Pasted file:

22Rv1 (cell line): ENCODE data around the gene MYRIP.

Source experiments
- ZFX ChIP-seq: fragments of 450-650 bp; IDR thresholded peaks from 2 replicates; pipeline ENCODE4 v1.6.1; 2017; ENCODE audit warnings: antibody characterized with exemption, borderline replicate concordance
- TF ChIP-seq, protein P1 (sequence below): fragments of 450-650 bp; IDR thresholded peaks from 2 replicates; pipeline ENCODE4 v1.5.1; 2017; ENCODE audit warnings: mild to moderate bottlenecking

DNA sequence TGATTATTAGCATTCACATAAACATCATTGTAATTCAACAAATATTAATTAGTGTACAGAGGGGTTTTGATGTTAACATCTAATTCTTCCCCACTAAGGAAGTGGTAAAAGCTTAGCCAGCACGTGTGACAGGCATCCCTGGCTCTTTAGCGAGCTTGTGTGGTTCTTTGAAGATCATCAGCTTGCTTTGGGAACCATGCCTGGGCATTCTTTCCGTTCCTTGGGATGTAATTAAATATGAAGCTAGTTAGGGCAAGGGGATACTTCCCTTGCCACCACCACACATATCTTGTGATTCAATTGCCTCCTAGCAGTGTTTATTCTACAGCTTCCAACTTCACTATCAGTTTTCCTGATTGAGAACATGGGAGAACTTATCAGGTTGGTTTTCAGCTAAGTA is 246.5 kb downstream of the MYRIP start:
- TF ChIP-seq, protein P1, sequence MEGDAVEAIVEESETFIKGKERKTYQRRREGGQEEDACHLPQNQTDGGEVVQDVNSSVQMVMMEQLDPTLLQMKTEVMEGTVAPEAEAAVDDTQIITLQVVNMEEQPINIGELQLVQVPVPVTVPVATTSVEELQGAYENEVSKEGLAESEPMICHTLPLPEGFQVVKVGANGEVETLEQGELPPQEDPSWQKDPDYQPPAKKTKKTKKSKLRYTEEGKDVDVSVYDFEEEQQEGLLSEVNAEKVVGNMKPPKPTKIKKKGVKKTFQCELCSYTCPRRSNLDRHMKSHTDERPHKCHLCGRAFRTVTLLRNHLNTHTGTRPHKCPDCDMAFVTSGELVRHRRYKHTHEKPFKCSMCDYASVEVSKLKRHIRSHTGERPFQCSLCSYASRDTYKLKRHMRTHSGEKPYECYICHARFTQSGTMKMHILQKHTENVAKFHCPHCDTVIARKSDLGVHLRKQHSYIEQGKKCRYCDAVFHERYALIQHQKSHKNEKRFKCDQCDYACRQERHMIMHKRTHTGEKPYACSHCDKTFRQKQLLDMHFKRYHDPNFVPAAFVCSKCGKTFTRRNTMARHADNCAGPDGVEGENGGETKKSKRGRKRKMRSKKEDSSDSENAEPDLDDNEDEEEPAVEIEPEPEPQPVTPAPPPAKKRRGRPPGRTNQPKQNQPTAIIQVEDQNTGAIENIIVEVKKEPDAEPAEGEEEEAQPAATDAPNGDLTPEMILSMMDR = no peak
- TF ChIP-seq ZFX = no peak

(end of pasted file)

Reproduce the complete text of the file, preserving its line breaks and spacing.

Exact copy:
22Rv1 (cell line): ENCODE data around the gene MYRIP.

Source experiments
- ZFX ChIP-seq: fragments of 450-650 bp; IDR thresholded peaks from 2 replicates; pipeline ENCODE4 v1.6.1; 2017; ENCODE audit warnings: antibody characterized with exemption, borderline replicate concordance
- TF ChIP-seq, protein P1 (sequence below): fragments of 450-650 bp; IDR thresholded peaks from 2 replicates; pipeline ENCODE4 v1.5.1; 2017; ENCODE audit warnings: mild to moderate bottlenecking

DNA sequence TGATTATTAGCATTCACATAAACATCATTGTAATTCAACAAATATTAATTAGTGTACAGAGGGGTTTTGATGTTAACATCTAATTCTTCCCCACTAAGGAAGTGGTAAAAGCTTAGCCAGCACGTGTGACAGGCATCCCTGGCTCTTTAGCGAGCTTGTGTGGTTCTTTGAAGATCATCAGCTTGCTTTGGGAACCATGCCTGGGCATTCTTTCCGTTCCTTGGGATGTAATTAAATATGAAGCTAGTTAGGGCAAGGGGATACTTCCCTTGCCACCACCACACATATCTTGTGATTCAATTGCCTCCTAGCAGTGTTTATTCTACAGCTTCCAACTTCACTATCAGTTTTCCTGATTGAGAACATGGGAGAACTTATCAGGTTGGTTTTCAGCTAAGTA is 246.5 kb downstream of the MYRIP start:
- TF ChIP-seq, protein P1, sequence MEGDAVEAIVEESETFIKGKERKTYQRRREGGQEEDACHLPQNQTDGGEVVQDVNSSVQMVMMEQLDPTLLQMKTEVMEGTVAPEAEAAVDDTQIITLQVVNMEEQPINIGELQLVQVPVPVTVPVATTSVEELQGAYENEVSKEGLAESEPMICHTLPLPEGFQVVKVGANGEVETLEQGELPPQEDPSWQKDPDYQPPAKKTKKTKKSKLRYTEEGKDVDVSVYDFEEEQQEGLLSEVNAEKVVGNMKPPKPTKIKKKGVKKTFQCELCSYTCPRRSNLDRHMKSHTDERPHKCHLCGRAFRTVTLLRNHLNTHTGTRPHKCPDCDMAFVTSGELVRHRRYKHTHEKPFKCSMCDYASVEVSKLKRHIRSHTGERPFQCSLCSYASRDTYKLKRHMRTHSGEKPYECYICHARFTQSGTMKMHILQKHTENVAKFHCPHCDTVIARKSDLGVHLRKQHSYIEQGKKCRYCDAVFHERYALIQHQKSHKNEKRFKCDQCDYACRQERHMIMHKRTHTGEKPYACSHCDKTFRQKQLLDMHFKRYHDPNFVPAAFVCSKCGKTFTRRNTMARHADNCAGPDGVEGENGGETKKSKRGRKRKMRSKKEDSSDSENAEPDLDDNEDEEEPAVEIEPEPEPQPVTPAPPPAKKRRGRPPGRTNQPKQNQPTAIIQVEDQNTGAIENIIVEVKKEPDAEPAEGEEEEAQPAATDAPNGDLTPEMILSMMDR = no peak
- TF ChIP-seq ZFX = no peak